Tag Archives: black lives matter

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Conservatives, Just Substitute Corporal Punishment for Protesting the Anthem And You’ll Get Colin Kaepernick

You probably already know this, but just in case you haven’t been paying attention, here is a breakdown of the main facts surrounding Colin Kaepernick:


  • Former San Francisco 49ers quarterback Colin Kaepernick made headlines last summer and fall when he chose not to stand during the national anthem that precedes every NFL game.

  • His quiet act of protest (which he had done without incident several times before reporters asked him about it) sparked a firestorm of controversy and a series of similar protests from several other NFL players, continuing the ongoing national conversation about incidents of police brutality that sparked the #BlackLivesMatter movement

  • Kaepernick went on to have a fairly uneventful year on the field. His team went 1-10, but his individual performance was decent; he threw for 16 touchdowns against 4 interceptions, earning a total QB rating in the bottom third of starting NFL quarterbacks (pay attention to that word: starting quarterbacks).

  •  Now, on the eve of another NFL season, Kaepernick has yet to be signed by any NFL team, despite not only being better than most (if not all) of the QBs signed ahead of him as backups, but according to star cornerback Richard Sherman, better than several current starting QBs as well.

  • This collective unwillingness to sign Kaepernick (some call it blackballing, but whether it’s a coordinated effort or a series of risk-averse GMs choosing not to court controversy, the net effect is still the same) has sparked unrest among African-Americans, and several have called for an NFL boycott, including evangelical pastor Leroy Barber, a longtime Dallas Cowboys fan.


Now… whether Colin Kaepernick is truly elite, whether he’s washed up, whether it’s a good business decision to sign him for NFL franchises or not… none of those are the main concern of this post.

No, my main concern is to address the main criticism I see lobbed at Colin Kaepernick from conservatives who feel that his protests were disrespectful. One Facebook acquaintance said that many veterans feel like it’s “a slap in the face” to disrespect the flag or the anthem.

The inference here is simple: Colin Kaepernick must not love America, because if he did, he wouldn’t be protesting.

Allow me a brief thought experiment while I demonstrate my moderate habit of switching ideological teams…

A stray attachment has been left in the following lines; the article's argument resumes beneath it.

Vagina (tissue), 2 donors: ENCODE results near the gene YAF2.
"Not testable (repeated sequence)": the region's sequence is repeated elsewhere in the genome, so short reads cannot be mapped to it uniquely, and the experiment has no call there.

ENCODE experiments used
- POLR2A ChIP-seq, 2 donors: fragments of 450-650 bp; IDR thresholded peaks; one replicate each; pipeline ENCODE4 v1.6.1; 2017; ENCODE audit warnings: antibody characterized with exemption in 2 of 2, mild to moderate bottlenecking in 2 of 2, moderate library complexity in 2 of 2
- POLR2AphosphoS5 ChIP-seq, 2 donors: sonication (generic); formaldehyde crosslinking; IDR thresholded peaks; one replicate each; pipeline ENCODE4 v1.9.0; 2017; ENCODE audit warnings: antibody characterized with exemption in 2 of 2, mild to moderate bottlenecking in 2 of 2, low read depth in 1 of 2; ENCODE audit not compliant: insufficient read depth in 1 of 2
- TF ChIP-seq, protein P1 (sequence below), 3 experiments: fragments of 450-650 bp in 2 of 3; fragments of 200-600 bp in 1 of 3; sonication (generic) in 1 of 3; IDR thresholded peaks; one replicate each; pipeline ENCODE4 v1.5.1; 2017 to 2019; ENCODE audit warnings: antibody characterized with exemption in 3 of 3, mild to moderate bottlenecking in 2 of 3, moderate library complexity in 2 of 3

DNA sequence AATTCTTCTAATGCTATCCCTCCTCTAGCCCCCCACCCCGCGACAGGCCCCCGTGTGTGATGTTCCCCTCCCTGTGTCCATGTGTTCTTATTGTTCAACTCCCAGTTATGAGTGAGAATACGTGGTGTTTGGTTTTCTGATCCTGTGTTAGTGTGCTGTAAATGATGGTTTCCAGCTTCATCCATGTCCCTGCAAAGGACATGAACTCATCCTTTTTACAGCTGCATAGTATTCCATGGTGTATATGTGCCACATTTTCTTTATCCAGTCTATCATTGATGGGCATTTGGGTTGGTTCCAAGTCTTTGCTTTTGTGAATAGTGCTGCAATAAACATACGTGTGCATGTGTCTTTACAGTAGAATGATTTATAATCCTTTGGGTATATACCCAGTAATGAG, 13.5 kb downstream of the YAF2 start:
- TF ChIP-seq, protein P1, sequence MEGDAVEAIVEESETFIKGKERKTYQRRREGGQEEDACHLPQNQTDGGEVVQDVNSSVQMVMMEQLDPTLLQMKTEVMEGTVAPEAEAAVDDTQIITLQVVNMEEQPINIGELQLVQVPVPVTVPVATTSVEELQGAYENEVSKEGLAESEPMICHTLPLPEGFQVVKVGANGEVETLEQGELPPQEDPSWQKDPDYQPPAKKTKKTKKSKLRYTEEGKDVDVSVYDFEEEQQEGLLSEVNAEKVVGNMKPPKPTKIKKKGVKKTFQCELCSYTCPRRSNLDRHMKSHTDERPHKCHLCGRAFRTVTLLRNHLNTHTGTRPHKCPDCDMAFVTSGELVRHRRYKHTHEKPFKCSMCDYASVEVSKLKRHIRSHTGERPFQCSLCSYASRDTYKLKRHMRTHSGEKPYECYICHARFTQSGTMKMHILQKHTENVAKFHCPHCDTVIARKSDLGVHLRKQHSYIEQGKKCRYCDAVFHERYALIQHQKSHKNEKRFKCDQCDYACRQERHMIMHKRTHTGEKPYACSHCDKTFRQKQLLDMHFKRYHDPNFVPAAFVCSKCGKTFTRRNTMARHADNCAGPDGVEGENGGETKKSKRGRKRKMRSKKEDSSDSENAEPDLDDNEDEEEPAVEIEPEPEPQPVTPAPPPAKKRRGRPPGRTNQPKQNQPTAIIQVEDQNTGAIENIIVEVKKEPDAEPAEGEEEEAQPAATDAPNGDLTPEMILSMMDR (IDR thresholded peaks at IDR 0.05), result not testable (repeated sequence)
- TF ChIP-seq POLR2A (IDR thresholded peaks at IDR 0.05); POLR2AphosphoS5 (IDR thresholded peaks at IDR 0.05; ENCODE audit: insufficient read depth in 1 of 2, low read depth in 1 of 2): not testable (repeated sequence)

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The End Is Near, Still. Yup, Still Near. Any Day Now. So … What Are We Gonna Do?

So, I grew up a music nerd.

Specifically, I grew up as a Christian music nerd, and while I know the term “Christian music” can be problematic, let the record reflect that in the beginning of this sentence, the word “Christian” is modifying “nerd,” not “music,” which means that really what I’m saying is I was a music nerd who was also a Christian.

(Lest anyone doubt my nerd credentials, I present as Exhibit A: that previous sentence.)

I listened to a lot of contemporary gospel, and to what people later in the 90s referred as “CCM” (contemporary Christian music) which means that because my parents were harbingers of diversity — or, more accurately because they were New York transplants in the Pacific Northwest and needed to retain elements of blackness in order to retain their sanity — they exposed me to the best Christian music from both white and black artists. My love for the music of Andrae Crouch is well documented, but there was plenty of Russ Taff and The Imperials, Edwin & Tramaine Hawkins, The Winans, Reba Rambo & Dony McGuire, Commissioned, Michael W. Smith, Sandy Patti, the Brooklyn Tabernacle Choir, Rev. Milton Brunson & The Thompson Community Choir… on and on.

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Be Careful How You “Deal With It,” Dame

 

 

So now, it’s official.

The NBA has selected DeMarcus Cousins to take the place of the injured Kobe Bryant, which means that we can officially say that Damian Lillard, master of the step-back three, end-of-game assassin, and the object of countless internet memes, like this:

 

…has officially been snubbed from the 2015 NBA All-Star team.

 

 

For once, I agree with Kanye.

 

 

This is, according not only to Portland fans but knowledgeable pundits around the league (including TNT’s “Inside the NBA” resident curmudgeon and non-jumpshooting-team-supporter Charles Barkley) a ridiculous miscarriage of justice, deserving not only of all manner of shrill internet complaints, but in the case of the Portland police department, an actual robbery investigation.

Not to take anything away from other players, but across the blogosphere and the Twitterverse, the consensus is that Lillard well-deserving of this All-Star nod. And it’s important to remember that despite the league’s fan-based selection process, the All-Star Game is not just a popularity contest, but an important progress metric in the overall career trajectory of an NBA player. Getting snubbed for an All-Star team is like being passed-over for a well-deserved promotion at the office. And it doesn’t matter whether this happens in a small office or on the brightest stage of professional sports, people will notice.

So yes, Lillard was robbed. Among reasonable people, there is virtually no disagreement.

Where I do differ from the masses, however, is in how Lillard can, should, or will respond.